Is your response to “Got Stress?”, “Heck Yes!”? Read on

By Serena Wadhwa

We are a stressed nation.

According to the 2013 APA Stress Survey, (http://www.apa.org/news/press/releases/stress/index.aspx), only 35% of us headache-triggers-woman-400x400manage it well.  What?  That means about 65% of us struggle with managing our stress. One of the first questions to ask is, “How aware of your stress are you?”  Depending on what you’ve heard about stress, you may not have been aware of any at all.  You may not know what a stress reaction is or how it differs from a stress response. For example, we typically “react” to a “stressor” by our physiological response (e.g., increased heart beats, shallow breathing, etc.) and respond by how we appraise the “stressor” and cope (or not cope) with it.  You may not know how to react or respond to something and, then again, maybe you do.

What we learn about stress influences how we understand it, make sense of what’s going on and, subsequently, how we may prevent, manage, reduce, and optimize it. Optimal stress is the amount of stress we need to keep us energized, challenged and motivated, rather than overwhelmed, exhausted or bored.   To modify a familiar quote: Stress is inevitable, suffering is not.  While we need a certain amount of stress to thrive, distress, or those experiences of feeling overwhelmed, are not necessary conditions to make our lives better.  So what can you do?

As a professional who provides workshops on stress management, helps individuals develop effective coping skills to manage stress, is writing a book on Stress in the Modern World and a book on managing stress, I’ve discovered that there are over 400 ways to prevent, manage, reduce or optimize the experience of stress.  Here are three suggestions that fit with the acronym SOS (you know, the distress signal for “help!”) so it’s easier to remember:

Stop:  In order to begin understanding your own experience of stress, stop what you’re doing during the day and check in.  Is your breathing steady?  Heart beat?  Do you feel an adrenaline rush?  Is there something that’s happening that you perceive as threatening, demanding, or pressuring?  These may be cues that you are experiencing stress.

Observe and describe:  We can get stuck in our heads when we are overwhelmed, which can influence our feelings of being overwhelmed, anxious, worried,  and feeling “like a chicken with its head cut off” (I find that phrase interesting, because really, what does a chicken with its head cut off feel? But the image is what I mean).  When we get stuck in our heads, we can develop a “stress tunnel” where all we focus on are those things that increase our experience of stress.  By observing what we see, hear, smell, taste, and touch and describing these observations in concrete, objective words, we can reduce, manage, and/or prevent an intensified stress experience.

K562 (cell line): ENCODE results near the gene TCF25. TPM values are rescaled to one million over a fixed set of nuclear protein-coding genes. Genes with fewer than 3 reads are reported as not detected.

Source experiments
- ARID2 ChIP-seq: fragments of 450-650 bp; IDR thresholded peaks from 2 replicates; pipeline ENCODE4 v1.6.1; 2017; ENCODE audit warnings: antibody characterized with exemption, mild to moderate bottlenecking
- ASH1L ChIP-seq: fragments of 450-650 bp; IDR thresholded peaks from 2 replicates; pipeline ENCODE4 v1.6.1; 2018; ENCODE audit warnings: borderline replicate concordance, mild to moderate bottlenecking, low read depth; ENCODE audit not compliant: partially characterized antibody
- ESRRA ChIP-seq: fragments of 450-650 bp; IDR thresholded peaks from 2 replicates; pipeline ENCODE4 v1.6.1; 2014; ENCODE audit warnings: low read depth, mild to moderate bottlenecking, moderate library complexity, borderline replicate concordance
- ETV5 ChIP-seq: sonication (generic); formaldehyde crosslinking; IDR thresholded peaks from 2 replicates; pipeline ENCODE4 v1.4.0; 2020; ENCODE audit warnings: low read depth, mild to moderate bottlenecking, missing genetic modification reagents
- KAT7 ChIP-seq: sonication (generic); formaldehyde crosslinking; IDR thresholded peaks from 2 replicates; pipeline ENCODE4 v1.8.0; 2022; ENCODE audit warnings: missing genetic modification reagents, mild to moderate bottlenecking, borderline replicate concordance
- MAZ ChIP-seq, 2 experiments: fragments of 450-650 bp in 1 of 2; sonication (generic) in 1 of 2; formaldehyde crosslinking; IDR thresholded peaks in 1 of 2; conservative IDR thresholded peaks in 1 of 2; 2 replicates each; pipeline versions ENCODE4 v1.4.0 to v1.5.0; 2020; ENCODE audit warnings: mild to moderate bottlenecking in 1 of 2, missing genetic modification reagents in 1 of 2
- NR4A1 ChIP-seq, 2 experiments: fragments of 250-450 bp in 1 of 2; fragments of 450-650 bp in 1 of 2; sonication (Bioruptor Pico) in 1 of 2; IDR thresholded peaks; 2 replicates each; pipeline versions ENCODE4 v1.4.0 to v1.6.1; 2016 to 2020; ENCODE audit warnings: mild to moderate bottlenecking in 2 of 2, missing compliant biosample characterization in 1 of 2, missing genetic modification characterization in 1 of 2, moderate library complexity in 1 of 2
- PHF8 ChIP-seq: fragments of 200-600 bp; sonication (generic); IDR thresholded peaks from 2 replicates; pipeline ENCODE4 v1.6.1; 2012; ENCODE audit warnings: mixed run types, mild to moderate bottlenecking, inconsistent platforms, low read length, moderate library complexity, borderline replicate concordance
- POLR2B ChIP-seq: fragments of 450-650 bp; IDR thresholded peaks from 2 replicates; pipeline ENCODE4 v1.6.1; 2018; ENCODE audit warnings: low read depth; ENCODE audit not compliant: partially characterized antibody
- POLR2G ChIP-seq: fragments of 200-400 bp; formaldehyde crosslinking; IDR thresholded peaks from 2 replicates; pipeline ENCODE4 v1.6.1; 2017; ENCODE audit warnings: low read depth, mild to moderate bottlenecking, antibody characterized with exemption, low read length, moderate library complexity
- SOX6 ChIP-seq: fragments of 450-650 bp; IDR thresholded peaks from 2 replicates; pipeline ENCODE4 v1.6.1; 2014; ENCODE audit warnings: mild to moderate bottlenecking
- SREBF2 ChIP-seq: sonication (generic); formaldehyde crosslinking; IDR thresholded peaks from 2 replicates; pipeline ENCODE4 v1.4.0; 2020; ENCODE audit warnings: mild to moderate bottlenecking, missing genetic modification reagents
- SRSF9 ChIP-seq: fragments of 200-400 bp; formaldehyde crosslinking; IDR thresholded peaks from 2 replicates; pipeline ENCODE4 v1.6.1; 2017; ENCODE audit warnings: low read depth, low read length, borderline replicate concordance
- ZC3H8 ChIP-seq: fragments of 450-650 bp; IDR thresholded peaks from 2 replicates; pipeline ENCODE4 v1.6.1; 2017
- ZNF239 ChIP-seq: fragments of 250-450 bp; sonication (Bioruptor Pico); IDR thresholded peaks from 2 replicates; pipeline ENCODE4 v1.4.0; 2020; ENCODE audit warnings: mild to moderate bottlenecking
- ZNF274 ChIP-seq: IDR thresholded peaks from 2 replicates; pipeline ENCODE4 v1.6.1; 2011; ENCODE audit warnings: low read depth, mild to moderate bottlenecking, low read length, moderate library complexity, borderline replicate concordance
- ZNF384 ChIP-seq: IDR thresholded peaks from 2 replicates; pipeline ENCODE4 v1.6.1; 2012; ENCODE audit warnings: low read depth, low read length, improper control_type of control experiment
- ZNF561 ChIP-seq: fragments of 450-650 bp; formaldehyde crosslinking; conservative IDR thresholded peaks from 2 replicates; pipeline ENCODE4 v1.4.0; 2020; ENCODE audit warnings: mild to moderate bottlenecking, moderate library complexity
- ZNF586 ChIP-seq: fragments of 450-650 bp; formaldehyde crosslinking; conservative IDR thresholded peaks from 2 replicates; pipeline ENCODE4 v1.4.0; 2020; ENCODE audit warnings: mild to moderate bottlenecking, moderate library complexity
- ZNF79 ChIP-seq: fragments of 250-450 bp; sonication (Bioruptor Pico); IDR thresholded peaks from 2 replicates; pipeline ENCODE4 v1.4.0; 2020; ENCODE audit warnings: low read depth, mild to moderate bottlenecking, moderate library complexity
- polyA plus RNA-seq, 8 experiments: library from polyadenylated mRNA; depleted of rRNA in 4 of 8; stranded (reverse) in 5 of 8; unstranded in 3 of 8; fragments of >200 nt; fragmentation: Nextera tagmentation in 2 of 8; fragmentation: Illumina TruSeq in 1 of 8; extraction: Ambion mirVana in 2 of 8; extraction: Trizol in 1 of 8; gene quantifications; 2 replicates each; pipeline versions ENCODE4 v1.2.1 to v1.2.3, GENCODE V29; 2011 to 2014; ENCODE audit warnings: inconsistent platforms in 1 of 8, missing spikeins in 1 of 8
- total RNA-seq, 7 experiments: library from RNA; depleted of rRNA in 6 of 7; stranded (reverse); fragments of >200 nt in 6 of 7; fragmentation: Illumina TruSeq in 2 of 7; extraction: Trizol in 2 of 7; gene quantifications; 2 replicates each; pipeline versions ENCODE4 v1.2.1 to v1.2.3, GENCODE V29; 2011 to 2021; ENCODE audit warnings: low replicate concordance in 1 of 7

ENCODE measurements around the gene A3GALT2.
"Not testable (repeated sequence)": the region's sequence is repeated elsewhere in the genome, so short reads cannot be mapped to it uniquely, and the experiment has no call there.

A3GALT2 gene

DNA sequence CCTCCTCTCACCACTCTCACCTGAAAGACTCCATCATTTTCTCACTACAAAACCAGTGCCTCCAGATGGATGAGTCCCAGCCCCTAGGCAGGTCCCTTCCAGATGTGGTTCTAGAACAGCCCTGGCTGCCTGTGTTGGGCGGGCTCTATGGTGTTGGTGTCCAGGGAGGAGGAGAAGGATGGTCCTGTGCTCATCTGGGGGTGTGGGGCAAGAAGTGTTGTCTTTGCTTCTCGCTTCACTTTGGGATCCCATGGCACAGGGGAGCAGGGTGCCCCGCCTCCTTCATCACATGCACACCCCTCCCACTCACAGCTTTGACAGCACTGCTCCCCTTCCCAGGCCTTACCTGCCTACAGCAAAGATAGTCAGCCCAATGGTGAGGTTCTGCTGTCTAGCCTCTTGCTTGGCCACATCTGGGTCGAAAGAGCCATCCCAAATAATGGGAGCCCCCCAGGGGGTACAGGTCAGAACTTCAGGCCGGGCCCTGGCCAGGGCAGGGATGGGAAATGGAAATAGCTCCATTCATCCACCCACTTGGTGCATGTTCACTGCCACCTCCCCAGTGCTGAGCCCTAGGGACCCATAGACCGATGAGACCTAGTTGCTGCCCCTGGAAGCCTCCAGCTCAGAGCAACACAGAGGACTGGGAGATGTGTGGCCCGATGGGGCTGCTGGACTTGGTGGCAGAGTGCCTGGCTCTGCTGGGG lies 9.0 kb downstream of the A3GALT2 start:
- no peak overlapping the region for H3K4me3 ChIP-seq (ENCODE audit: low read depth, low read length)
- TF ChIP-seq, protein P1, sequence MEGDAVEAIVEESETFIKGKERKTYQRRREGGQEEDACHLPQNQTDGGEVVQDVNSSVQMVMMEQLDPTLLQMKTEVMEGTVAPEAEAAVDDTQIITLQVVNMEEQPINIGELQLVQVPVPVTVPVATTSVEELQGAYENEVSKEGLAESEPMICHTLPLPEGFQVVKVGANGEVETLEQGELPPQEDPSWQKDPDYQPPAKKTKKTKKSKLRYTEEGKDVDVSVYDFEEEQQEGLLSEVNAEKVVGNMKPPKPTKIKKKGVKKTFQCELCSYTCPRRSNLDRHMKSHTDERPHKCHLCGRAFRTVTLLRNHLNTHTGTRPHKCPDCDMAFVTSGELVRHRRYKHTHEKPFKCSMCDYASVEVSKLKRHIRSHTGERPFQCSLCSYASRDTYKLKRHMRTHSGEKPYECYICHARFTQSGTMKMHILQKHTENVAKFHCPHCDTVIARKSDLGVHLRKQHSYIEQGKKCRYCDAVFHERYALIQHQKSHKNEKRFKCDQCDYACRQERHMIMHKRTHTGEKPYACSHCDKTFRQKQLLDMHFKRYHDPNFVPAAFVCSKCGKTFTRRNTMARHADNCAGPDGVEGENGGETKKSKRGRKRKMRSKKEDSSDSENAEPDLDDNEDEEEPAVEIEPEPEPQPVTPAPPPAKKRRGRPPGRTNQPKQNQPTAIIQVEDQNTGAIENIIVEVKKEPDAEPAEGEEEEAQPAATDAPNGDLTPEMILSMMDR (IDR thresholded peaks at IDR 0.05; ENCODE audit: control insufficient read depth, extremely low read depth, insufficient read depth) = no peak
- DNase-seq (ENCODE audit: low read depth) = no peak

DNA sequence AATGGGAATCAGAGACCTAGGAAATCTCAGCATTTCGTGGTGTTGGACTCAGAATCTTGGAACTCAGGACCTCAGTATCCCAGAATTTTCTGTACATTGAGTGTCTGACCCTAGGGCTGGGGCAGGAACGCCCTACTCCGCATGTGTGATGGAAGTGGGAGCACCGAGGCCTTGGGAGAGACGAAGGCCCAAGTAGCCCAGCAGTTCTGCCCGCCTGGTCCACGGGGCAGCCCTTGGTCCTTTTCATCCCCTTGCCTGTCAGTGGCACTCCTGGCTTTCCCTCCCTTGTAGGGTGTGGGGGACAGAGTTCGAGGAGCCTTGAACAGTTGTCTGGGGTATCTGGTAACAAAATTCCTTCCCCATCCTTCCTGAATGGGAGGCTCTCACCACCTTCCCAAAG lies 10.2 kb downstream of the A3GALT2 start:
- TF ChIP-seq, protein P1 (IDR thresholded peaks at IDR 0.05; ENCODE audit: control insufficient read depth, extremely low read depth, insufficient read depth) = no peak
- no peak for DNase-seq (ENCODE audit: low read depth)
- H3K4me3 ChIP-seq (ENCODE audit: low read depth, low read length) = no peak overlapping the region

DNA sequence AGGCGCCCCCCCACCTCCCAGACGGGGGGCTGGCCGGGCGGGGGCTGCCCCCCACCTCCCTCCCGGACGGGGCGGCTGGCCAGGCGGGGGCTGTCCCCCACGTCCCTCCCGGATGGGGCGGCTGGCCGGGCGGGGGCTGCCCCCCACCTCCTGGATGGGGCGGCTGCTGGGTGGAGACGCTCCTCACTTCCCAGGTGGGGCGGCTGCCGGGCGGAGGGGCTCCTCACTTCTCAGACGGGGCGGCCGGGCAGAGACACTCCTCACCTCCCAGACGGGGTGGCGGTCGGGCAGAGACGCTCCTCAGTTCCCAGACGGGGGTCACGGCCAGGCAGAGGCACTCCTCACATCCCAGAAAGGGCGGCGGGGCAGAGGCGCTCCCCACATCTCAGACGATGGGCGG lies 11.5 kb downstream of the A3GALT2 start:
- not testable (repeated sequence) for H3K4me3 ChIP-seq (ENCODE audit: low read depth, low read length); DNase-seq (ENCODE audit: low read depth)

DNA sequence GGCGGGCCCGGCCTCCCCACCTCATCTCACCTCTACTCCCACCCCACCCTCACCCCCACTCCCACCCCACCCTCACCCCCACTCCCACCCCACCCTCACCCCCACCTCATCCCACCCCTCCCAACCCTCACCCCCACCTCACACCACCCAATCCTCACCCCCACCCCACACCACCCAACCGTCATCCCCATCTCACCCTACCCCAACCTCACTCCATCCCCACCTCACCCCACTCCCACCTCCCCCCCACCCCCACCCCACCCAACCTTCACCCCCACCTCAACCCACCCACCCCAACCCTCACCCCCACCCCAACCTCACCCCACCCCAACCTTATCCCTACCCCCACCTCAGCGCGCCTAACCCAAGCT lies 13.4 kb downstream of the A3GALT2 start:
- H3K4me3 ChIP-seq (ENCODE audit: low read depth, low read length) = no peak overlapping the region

Shake’n’squeeze: One way to prevent, reduce, manage, and/or optimize
stress is moving.  Stress reactions are about energy and when we don’t spend that energy it may cause problems later on, physically, mentally, emotionally, and/or spiritually. This can then cause problems in our environment and/or with our personal and professional connections.  So “shake” some of the stress out, squeeze your muscle and release, or some other type of movement.

To your success in optimizing your stress!

117867-235x298-Serena_WadhwaSerena Wadhwa, Psy.D., LCPC, CADC,  received her doctorate in Clinical Psychology from ISPP-Chicago, specializing in health psychology. Dr. Wadhwa is a Licensed Clinical Professional Counselor, has a Master’s in Human Development Counseling and is a Certified Alcohol and Drug Counselor. She is the Director of TriQual Living Center (www.triqualiving.com), providing education and therapy on addiction/recovery and chronic stress, burnout and compassion fatigue. She is an assistant professor/program coordinator at Governors State University and an adjunct faculty member teaching online courses. She provides individual therapy at the Alexian Brothers Behavioral Health Hospital, Outpatient Group Practice and runs a DBT group.  Dr. Wadhwa works in a variety of roles as a consultant, presenter, trainer, lecturer, author, and blogger at ChicagoNow.  She has presented on various topics in the Midwest and published various articles on topics relating to addiction, stress, and health. She also develops activities for a variety of psycho-educational lectures, and has several published. She is also a member of several professional organizations and currently chairs the Webinar Task Force for the ICA (Illinois Counseling Association). She currently as a two-volume book entitled “Stress in the Modern World”, set to be published in April, 2015, a stress strategy book to be published by December 2014, and a talk radio program, “Moving Forward: Wellness One Step at a Time”. https://www.facebook.com/pages/Moving-Forward-Wellness-One-Step-At-a-Time/1479209482291962.  You can contact her at www.triqualiving.com or drserenawadhwa@gmail.com.

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